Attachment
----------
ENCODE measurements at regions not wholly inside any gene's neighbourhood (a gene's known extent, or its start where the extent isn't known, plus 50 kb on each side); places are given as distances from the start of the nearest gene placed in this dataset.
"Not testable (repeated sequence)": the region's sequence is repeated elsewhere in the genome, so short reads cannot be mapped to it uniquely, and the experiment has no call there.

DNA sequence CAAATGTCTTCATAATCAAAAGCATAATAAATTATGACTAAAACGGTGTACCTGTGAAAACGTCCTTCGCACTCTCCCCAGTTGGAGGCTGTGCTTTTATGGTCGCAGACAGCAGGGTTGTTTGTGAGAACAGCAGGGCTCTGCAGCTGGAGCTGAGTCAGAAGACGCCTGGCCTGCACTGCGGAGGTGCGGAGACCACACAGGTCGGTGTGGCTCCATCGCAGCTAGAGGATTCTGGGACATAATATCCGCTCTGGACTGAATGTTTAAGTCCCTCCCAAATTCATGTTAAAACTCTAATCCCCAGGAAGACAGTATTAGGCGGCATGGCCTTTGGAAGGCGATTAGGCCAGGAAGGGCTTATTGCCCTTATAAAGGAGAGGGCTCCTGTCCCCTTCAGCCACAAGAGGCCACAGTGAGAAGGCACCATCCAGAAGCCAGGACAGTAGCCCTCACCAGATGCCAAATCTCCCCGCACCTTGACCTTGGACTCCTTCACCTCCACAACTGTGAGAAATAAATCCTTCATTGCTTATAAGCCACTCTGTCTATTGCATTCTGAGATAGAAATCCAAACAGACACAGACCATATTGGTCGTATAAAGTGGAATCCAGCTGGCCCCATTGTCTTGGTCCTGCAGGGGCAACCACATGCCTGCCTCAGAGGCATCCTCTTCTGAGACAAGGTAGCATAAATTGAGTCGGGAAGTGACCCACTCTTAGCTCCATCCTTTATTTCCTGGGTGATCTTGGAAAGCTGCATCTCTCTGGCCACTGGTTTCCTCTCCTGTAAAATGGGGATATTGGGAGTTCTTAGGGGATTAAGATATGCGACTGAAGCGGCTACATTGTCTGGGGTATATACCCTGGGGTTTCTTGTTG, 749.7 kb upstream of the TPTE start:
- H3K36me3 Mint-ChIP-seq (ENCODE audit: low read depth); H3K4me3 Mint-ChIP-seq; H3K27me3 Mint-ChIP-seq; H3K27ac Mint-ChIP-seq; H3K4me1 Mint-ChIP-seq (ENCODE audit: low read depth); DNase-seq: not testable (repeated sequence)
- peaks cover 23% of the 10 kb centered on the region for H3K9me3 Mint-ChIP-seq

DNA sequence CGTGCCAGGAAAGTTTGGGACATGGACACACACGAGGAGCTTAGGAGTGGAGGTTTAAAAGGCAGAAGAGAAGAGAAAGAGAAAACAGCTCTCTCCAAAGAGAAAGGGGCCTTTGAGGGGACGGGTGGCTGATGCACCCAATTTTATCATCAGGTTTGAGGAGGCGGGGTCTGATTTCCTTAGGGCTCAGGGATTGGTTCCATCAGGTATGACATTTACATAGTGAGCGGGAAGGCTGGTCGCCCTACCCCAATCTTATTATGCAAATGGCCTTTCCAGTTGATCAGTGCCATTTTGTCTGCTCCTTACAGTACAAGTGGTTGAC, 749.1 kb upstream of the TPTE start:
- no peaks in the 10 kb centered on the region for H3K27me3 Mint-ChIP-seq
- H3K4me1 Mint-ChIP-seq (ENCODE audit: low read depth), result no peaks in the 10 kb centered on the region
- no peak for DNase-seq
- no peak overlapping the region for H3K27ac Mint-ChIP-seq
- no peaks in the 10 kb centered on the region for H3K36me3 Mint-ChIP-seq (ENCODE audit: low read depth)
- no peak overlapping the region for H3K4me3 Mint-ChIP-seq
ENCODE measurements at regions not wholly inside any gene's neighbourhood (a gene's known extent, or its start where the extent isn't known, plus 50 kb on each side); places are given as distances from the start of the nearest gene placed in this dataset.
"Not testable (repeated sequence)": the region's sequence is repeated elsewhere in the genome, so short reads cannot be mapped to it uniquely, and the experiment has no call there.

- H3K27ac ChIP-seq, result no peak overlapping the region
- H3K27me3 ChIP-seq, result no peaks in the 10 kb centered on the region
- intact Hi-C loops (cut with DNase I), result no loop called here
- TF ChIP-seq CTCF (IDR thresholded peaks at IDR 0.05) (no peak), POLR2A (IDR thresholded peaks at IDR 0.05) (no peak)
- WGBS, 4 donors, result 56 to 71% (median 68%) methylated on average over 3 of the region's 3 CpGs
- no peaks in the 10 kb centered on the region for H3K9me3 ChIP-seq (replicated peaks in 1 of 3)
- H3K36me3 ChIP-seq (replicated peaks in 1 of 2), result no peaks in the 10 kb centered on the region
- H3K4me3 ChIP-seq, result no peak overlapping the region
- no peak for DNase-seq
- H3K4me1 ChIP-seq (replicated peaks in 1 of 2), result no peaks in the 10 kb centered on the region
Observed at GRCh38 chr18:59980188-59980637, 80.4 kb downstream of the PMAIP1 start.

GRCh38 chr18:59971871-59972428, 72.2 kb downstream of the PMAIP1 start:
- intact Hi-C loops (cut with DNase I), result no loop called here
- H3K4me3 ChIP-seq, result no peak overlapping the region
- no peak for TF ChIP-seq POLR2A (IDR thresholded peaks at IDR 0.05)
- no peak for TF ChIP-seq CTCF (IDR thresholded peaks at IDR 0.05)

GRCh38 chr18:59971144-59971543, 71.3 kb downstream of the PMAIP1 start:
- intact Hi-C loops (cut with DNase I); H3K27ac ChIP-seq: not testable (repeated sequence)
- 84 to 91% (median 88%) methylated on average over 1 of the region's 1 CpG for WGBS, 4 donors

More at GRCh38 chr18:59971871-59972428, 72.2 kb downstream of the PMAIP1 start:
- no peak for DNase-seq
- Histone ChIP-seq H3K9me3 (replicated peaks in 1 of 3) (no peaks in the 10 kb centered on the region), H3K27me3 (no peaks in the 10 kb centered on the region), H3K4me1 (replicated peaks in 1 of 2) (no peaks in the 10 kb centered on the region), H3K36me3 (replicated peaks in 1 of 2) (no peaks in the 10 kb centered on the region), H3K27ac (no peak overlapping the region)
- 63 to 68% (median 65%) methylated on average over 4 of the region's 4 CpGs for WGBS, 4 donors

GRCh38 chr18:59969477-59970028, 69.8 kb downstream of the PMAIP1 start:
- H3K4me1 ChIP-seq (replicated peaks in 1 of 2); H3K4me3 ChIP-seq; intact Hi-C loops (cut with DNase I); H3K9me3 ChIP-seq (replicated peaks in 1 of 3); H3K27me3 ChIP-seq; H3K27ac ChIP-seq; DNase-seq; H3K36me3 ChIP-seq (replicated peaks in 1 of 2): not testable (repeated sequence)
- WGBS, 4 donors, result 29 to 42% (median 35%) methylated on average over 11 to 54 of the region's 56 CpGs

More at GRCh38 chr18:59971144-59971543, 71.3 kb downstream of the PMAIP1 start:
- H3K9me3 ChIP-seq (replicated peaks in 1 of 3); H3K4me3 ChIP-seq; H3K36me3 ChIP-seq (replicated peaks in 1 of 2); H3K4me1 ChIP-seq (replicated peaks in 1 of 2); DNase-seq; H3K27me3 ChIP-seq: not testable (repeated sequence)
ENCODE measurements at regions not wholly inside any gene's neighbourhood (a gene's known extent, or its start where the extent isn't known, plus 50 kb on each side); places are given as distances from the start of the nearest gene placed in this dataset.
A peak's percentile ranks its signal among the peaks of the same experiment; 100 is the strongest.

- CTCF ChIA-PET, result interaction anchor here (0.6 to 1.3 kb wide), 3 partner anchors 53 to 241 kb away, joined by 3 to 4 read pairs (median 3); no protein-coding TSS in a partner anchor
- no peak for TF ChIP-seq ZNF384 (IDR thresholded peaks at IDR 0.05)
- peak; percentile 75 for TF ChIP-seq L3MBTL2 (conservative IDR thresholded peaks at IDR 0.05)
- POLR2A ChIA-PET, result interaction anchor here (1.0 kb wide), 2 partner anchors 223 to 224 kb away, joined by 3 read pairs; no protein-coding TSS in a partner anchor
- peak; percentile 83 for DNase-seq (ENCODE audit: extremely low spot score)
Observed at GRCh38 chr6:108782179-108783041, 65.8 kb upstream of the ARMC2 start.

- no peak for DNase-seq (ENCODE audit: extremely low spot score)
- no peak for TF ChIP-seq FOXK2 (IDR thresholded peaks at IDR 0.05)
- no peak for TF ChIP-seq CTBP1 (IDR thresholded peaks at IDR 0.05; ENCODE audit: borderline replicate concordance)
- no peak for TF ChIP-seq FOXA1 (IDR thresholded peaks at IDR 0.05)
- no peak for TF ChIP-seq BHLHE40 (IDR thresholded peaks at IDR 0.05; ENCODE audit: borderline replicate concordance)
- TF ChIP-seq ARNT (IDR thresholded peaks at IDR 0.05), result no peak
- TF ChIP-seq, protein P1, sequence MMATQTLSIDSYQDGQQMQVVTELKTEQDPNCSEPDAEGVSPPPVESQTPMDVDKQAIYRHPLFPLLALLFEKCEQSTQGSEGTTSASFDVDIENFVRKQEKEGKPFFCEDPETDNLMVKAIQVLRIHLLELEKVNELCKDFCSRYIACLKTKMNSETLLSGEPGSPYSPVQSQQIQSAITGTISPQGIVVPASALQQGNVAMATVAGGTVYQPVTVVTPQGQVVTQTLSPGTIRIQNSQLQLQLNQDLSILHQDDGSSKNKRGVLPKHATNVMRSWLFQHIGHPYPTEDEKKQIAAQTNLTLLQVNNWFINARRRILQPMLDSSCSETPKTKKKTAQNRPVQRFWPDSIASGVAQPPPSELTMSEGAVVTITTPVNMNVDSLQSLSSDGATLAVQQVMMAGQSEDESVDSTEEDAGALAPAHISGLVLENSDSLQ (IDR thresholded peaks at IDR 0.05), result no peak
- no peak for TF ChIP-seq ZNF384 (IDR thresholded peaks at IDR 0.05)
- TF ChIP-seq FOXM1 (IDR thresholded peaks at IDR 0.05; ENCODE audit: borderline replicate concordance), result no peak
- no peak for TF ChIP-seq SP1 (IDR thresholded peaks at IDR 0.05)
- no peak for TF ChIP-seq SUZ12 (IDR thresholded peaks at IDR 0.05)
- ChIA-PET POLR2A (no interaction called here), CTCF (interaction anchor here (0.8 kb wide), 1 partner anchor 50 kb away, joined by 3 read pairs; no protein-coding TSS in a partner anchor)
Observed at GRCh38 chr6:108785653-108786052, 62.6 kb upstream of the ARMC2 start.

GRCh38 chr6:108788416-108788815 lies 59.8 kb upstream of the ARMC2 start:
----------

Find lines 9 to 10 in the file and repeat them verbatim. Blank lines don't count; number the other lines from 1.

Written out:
- no peak for DNase-seq
- no peak overlapping the region for H3K27ac Mint-ChIP-seq